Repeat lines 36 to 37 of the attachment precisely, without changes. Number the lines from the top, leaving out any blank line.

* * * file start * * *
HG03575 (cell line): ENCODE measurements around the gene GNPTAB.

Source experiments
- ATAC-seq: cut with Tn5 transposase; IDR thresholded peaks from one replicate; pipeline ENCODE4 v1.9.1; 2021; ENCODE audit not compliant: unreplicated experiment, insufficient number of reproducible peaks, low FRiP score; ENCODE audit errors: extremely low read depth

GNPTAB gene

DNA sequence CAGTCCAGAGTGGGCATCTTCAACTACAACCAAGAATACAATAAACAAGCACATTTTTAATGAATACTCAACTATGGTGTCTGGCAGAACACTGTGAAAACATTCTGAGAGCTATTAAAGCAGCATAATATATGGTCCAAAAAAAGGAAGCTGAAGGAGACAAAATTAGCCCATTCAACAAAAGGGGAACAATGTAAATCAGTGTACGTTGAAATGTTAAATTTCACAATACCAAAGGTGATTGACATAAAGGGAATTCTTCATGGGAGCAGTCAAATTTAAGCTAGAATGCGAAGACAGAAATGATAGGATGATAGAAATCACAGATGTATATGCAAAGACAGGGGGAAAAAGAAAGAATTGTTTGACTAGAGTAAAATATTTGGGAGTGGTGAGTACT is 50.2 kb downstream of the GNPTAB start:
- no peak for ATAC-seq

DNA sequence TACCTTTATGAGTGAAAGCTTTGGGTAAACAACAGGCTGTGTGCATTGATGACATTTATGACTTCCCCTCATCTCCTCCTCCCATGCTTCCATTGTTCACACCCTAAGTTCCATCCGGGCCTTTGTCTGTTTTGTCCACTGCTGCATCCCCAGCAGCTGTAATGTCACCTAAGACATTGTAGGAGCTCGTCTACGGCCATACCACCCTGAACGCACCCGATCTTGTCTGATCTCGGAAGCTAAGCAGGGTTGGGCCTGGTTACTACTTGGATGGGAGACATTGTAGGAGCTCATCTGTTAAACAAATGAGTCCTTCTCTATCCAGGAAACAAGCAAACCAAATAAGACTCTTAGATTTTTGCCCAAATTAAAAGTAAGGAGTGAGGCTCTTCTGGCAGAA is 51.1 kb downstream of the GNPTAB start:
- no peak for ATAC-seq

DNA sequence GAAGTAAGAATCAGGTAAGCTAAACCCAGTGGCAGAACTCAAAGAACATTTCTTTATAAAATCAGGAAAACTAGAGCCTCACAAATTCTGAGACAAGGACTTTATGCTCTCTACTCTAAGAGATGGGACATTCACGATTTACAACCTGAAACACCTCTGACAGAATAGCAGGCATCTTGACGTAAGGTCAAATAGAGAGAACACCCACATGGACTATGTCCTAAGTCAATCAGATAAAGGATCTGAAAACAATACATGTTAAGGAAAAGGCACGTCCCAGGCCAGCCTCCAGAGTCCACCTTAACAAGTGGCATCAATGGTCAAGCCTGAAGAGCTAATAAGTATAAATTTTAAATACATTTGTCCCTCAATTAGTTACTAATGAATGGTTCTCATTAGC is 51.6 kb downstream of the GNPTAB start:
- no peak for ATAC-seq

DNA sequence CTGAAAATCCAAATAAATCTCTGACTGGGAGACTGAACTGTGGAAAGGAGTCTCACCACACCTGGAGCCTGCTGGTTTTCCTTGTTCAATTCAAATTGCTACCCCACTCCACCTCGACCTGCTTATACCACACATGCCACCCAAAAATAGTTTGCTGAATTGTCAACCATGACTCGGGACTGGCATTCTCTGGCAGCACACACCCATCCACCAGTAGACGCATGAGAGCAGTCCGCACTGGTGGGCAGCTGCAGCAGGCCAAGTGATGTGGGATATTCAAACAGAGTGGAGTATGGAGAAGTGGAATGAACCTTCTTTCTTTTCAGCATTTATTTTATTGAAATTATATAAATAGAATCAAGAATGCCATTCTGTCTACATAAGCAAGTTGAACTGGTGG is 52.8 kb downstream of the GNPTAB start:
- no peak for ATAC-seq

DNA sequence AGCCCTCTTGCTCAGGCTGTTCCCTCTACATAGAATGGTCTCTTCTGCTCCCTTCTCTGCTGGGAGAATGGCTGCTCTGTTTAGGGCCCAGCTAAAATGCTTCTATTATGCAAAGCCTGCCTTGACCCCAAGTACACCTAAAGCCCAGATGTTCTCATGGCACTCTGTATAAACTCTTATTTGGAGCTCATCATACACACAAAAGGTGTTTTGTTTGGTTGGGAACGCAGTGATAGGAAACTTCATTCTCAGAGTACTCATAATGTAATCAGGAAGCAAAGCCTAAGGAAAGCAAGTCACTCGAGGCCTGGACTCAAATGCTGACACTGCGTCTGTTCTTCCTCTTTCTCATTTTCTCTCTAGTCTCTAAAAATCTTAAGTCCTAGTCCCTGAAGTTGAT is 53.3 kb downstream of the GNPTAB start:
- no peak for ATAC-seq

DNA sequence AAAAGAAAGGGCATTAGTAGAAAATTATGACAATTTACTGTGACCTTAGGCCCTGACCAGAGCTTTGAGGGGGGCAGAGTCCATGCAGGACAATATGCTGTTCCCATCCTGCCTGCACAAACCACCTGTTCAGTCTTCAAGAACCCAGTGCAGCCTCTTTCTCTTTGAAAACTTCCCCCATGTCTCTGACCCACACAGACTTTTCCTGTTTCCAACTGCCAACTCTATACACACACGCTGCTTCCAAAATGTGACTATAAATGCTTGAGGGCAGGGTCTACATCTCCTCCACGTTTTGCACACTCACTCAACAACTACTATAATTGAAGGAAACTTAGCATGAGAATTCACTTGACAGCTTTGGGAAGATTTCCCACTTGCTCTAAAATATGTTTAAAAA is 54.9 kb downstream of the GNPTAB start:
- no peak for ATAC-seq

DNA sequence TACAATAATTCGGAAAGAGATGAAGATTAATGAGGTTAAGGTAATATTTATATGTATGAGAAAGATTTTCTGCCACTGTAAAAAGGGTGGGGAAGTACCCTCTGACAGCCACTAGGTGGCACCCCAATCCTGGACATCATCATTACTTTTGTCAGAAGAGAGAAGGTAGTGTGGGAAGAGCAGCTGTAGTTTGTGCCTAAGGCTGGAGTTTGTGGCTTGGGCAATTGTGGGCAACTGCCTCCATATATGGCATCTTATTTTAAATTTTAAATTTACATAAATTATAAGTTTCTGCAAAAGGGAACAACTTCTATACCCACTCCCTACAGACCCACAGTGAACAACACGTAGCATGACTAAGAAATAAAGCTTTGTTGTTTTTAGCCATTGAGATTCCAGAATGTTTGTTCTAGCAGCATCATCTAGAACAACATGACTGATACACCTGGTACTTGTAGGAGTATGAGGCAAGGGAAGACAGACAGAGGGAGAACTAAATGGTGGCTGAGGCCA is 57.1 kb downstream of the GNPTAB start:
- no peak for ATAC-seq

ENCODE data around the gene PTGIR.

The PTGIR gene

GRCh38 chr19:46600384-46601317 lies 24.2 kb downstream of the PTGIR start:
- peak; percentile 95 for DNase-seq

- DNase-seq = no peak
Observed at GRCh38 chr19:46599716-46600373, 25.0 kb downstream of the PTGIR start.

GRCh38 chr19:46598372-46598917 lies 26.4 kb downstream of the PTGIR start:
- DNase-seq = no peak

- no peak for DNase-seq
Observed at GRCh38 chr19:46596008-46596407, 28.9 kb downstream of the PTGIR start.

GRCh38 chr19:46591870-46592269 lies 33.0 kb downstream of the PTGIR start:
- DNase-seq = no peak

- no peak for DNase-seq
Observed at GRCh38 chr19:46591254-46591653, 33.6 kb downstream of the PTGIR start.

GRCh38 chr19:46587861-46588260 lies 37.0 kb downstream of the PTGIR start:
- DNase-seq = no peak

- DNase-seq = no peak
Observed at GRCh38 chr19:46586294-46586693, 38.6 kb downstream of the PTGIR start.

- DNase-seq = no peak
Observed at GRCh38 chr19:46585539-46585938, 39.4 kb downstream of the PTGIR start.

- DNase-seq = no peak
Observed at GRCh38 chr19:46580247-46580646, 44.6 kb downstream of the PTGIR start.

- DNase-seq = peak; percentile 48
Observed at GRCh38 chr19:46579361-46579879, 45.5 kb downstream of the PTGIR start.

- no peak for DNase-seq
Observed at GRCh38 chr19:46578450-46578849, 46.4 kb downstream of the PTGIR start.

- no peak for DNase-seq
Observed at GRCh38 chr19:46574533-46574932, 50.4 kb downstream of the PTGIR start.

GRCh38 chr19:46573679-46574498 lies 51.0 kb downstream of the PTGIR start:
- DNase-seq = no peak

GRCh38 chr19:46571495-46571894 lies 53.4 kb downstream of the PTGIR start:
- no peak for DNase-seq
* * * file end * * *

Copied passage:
Observed at GRCh38 chr19:46586294-46586693, 38.6 kb downstream of the PTGIR start.

- DNase-seq = no peak